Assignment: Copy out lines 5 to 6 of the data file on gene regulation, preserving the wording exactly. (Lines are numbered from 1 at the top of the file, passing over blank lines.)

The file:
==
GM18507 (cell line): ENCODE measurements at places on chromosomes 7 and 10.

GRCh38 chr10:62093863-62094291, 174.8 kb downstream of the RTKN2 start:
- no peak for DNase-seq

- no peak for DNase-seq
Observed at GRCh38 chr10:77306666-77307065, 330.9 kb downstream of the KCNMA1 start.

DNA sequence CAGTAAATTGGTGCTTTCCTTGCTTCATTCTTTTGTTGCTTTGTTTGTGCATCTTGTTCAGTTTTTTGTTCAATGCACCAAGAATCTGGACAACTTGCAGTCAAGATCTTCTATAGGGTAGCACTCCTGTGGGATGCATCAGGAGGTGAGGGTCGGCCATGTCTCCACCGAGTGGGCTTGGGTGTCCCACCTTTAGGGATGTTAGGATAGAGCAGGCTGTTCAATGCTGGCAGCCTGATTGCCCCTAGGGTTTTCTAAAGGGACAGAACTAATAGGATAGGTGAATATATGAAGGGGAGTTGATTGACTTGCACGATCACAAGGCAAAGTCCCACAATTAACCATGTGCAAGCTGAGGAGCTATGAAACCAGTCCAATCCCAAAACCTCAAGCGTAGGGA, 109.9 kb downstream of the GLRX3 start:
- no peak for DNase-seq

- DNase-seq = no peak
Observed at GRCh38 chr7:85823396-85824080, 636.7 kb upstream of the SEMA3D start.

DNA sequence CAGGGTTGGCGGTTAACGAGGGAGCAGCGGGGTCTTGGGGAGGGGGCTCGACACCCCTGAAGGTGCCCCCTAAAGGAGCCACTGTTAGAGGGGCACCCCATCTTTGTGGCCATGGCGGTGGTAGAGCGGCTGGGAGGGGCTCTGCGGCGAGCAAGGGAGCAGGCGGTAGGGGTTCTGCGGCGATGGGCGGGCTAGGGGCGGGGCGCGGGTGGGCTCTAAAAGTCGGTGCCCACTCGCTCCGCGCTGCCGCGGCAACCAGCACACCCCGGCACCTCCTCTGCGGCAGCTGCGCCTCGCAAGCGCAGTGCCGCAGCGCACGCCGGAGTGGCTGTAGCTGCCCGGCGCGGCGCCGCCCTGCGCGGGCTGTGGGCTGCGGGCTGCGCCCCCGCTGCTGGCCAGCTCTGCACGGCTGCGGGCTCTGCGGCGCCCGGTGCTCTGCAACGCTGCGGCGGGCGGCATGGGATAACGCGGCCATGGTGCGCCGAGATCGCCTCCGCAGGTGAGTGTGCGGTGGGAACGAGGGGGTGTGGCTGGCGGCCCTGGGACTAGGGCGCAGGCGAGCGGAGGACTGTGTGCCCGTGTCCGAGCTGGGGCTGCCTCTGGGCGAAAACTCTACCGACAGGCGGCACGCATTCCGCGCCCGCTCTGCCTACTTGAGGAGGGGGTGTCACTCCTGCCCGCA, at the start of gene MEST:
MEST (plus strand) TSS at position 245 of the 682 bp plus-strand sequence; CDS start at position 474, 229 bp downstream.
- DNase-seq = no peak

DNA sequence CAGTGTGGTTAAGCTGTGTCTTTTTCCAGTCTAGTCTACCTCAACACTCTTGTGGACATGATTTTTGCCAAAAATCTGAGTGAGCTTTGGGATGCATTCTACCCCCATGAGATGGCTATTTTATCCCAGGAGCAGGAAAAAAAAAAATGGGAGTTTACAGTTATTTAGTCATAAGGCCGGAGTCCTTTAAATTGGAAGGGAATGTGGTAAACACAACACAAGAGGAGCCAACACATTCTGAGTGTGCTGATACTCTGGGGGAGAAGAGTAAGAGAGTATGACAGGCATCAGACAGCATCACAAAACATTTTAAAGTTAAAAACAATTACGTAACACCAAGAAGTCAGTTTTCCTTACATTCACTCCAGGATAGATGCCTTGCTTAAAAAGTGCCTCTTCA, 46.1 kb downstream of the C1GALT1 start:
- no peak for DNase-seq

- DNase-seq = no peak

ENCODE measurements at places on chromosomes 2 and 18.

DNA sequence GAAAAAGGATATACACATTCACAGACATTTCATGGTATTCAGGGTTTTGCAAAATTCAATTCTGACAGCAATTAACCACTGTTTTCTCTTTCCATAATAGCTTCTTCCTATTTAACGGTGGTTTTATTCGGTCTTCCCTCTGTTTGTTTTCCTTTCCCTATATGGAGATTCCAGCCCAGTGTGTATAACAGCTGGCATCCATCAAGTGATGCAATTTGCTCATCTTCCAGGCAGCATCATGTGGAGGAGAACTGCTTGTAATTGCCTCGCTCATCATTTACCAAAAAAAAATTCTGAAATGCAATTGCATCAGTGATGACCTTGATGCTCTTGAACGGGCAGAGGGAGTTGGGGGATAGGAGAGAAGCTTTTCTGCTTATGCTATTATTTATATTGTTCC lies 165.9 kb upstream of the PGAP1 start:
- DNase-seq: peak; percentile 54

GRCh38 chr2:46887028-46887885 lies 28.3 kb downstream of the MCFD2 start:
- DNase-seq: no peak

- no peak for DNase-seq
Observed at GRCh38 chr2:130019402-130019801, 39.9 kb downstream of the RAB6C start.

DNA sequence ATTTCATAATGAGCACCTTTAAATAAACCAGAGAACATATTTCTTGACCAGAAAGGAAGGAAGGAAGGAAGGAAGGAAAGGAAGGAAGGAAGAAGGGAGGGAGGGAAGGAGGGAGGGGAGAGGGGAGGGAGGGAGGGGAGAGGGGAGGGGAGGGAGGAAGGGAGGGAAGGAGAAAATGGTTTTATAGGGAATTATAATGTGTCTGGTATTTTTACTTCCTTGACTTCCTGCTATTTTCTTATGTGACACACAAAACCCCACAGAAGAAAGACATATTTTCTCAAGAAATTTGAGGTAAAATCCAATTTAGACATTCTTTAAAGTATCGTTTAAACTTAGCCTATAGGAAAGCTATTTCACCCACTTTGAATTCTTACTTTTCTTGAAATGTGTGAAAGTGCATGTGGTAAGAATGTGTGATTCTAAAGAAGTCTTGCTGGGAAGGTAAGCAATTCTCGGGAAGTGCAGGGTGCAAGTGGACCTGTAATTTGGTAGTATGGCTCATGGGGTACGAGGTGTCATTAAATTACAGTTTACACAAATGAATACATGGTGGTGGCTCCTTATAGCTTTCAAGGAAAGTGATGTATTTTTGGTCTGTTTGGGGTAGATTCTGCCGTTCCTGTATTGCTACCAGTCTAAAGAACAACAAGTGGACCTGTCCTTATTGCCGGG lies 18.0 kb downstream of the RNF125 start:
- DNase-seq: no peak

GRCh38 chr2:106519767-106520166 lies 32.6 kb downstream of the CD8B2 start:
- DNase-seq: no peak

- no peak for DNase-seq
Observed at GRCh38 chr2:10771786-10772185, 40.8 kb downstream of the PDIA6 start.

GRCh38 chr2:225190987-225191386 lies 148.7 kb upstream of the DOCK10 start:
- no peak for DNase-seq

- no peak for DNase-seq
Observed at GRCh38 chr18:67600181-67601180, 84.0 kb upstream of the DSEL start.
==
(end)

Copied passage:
Observed at GRCh38 chr10:77306666-77307065, 330.9 kb downstream of the KCNMA1 start.

DNA sequence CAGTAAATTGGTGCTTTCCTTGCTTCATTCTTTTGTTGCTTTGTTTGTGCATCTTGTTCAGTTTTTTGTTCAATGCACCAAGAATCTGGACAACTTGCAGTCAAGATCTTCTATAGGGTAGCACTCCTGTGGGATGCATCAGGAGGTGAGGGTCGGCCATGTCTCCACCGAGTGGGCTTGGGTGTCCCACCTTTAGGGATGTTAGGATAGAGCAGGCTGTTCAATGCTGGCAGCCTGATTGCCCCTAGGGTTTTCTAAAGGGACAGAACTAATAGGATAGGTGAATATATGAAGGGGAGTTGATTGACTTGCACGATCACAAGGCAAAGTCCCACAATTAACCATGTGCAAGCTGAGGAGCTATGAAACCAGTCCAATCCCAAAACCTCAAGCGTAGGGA, 109.9 kb downstream of the GLRX3 start: